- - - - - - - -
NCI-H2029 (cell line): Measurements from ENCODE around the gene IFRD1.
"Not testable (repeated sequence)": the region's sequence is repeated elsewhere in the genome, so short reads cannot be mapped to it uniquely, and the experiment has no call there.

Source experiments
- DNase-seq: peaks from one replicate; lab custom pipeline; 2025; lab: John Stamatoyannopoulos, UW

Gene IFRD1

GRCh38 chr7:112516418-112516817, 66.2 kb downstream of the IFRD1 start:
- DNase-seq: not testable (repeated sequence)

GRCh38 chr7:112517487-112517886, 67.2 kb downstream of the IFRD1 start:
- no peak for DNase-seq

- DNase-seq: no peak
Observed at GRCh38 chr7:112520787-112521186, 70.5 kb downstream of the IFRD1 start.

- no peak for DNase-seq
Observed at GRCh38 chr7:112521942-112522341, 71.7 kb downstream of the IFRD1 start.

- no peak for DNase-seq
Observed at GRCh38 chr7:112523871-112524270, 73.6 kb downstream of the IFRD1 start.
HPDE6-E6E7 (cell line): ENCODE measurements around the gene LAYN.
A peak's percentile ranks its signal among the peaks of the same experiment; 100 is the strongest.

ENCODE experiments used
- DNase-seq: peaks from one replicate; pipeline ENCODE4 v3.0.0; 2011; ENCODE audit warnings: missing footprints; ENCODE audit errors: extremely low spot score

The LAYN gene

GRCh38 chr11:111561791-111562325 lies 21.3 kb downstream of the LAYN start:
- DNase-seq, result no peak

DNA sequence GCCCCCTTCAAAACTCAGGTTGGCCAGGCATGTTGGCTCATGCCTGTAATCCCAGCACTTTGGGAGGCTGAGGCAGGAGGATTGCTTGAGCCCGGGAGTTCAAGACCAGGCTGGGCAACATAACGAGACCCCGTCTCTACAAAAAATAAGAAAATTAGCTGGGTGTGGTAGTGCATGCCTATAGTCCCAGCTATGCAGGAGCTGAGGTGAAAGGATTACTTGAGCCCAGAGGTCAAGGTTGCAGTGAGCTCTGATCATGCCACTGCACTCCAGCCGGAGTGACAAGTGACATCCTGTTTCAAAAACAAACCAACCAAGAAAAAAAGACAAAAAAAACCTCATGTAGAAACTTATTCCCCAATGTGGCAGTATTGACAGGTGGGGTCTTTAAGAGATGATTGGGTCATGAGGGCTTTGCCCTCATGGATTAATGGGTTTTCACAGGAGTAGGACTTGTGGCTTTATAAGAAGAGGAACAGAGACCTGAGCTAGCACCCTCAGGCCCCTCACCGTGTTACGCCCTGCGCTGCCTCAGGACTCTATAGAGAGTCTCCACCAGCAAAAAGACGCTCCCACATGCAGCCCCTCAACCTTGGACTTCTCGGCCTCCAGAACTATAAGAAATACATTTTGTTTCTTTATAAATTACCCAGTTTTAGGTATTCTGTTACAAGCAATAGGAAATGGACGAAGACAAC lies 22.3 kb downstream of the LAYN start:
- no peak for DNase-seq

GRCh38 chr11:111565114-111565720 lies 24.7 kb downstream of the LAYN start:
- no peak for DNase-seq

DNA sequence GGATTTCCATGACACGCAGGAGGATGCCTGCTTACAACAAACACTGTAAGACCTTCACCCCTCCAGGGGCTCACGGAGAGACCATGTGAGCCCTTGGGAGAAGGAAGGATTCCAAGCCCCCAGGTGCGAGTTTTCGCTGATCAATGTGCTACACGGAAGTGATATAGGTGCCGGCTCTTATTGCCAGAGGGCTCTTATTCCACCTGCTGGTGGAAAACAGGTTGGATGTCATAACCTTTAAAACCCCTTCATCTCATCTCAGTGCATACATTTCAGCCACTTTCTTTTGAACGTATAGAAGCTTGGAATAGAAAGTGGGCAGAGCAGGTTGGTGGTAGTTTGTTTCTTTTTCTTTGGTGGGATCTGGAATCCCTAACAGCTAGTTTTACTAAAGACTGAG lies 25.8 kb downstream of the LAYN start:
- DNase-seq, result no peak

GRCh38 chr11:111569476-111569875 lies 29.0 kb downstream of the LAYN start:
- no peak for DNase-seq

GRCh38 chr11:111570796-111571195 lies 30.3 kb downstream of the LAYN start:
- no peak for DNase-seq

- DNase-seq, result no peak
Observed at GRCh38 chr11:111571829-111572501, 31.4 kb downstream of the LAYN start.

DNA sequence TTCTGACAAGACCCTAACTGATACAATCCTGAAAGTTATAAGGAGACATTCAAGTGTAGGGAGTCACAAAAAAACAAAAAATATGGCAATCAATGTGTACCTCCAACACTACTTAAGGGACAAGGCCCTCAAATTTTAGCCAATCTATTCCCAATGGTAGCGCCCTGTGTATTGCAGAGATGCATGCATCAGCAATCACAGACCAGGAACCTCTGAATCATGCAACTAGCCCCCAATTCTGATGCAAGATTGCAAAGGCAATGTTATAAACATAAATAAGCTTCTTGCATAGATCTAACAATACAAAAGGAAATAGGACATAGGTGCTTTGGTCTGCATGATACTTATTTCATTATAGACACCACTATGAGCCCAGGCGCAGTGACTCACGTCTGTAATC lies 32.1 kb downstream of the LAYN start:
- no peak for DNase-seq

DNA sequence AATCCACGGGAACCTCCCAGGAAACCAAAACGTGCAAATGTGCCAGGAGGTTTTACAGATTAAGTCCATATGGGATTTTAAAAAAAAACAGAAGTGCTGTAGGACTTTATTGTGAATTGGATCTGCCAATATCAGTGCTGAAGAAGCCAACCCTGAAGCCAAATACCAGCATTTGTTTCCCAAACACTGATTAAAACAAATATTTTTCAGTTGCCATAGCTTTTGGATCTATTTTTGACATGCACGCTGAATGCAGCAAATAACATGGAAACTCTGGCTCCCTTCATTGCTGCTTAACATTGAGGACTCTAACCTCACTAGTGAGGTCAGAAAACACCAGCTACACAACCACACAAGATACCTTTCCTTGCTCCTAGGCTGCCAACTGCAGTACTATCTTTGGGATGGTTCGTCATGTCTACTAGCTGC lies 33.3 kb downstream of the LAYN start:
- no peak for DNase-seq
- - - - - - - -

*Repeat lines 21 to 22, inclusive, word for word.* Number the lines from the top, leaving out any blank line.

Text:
GRCh38 chr11:111561791-111562325 lies 21.3 kb downstream of the LAYN start:
- DNase-seq, result no peak